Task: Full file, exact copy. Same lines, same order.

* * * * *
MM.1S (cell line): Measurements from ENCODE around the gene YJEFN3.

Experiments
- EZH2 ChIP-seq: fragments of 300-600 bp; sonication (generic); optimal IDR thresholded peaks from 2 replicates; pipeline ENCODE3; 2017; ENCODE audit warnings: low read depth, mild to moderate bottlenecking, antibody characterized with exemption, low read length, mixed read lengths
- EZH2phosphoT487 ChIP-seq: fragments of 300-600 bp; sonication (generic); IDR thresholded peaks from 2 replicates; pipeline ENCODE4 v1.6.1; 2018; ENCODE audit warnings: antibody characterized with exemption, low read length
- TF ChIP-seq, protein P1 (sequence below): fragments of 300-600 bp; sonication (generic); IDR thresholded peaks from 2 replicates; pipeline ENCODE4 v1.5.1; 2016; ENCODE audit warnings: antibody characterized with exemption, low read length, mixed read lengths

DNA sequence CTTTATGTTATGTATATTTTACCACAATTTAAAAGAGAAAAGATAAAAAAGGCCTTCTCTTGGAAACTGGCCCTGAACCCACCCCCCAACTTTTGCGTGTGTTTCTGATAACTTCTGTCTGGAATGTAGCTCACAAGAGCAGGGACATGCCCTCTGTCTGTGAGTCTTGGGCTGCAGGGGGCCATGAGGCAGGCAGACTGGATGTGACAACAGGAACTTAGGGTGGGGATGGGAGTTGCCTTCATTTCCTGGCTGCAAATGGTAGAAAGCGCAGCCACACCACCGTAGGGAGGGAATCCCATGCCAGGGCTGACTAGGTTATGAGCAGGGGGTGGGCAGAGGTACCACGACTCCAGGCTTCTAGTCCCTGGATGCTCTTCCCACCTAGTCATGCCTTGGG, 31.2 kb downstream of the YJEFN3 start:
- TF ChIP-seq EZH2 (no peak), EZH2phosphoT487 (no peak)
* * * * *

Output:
MM.1S (cell line): Measurements from ENCODE around the gene YJEFN3.

Experiments
- EZH2 ChIP-seq: fragments of 300-600 bp; sonication (generic); optimal IDR thresholded peaks from 2 replicates; pipeline ENCODE3; 2017; ENCODE audit warnings: low read depth, mild to moderate bottlenecking, antibody characterized with exemption, low read length, mixed read lengths
- EZH2phosphoT487 ChIP-seq: fragments of 300-600 bp; sonication (generic); IDR thresholded peaks from 2 replicates; pipeline ENCODE4 v1.6.1; 2018; ENCODE audit warnings: antibody characterized with exemption, low read length
- TF ChIP-seq, protein P1 (sequence below): fragments of 300-600 bp; sonication (generic); IDR thresholded peaks from 2 replicates; pipeline ENCODE4 v1.5.1; 2016; ENCODE audit warnings: antibody characterized with exemption, low read length, mixed read lengths

DNA sequence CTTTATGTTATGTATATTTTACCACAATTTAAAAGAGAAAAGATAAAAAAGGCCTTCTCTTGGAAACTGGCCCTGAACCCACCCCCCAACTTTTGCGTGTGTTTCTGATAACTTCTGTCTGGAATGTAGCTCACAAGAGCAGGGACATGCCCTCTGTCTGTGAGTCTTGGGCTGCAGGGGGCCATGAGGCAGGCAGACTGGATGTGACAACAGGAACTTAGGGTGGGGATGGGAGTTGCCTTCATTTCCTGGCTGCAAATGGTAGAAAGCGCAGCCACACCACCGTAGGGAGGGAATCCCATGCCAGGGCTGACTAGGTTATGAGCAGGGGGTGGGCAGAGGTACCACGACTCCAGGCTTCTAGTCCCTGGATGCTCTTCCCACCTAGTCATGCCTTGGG, 31.2 kb downstream of the YJEFN3 start:
- TF ChIP-seq EZH2 (no peak), EZH2phosphoT487 (no peak)